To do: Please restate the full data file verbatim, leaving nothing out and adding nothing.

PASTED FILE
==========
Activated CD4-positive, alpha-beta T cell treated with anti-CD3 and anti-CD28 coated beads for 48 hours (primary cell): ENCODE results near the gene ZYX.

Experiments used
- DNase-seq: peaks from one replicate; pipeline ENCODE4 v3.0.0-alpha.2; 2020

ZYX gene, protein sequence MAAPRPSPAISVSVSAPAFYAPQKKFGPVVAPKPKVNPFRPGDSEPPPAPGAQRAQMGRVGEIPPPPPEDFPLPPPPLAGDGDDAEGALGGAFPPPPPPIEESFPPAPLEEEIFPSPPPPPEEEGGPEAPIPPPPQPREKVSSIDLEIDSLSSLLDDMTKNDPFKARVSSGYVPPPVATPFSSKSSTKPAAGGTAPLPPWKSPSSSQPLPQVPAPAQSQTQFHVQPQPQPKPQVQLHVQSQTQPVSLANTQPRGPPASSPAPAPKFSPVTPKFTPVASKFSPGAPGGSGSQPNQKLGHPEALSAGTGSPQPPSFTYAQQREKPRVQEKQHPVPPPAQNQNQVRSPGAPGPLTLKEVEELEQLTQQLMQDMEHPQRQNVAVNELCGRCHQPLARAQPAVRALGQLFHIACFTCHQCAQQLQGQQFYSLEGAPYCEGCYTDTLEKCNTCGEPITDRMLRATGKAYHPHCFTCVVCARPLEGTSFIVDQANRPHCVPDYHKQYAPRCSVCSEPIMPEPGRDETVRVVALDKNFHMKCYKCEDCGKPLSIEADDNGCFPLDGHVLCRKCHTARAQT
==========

Activated CD4-positive, alpha-beta T cell treated with anti-CD3 and anti-CD28 coated beads for 48 hours (primary cell): ENCODE results near the gene ZYX.

Experiments used
- DNase-seq: peaks from one replicate; pipeline ENCODE4 v3.0.0-alpha.2; 2020

ZYX gene, protein sequence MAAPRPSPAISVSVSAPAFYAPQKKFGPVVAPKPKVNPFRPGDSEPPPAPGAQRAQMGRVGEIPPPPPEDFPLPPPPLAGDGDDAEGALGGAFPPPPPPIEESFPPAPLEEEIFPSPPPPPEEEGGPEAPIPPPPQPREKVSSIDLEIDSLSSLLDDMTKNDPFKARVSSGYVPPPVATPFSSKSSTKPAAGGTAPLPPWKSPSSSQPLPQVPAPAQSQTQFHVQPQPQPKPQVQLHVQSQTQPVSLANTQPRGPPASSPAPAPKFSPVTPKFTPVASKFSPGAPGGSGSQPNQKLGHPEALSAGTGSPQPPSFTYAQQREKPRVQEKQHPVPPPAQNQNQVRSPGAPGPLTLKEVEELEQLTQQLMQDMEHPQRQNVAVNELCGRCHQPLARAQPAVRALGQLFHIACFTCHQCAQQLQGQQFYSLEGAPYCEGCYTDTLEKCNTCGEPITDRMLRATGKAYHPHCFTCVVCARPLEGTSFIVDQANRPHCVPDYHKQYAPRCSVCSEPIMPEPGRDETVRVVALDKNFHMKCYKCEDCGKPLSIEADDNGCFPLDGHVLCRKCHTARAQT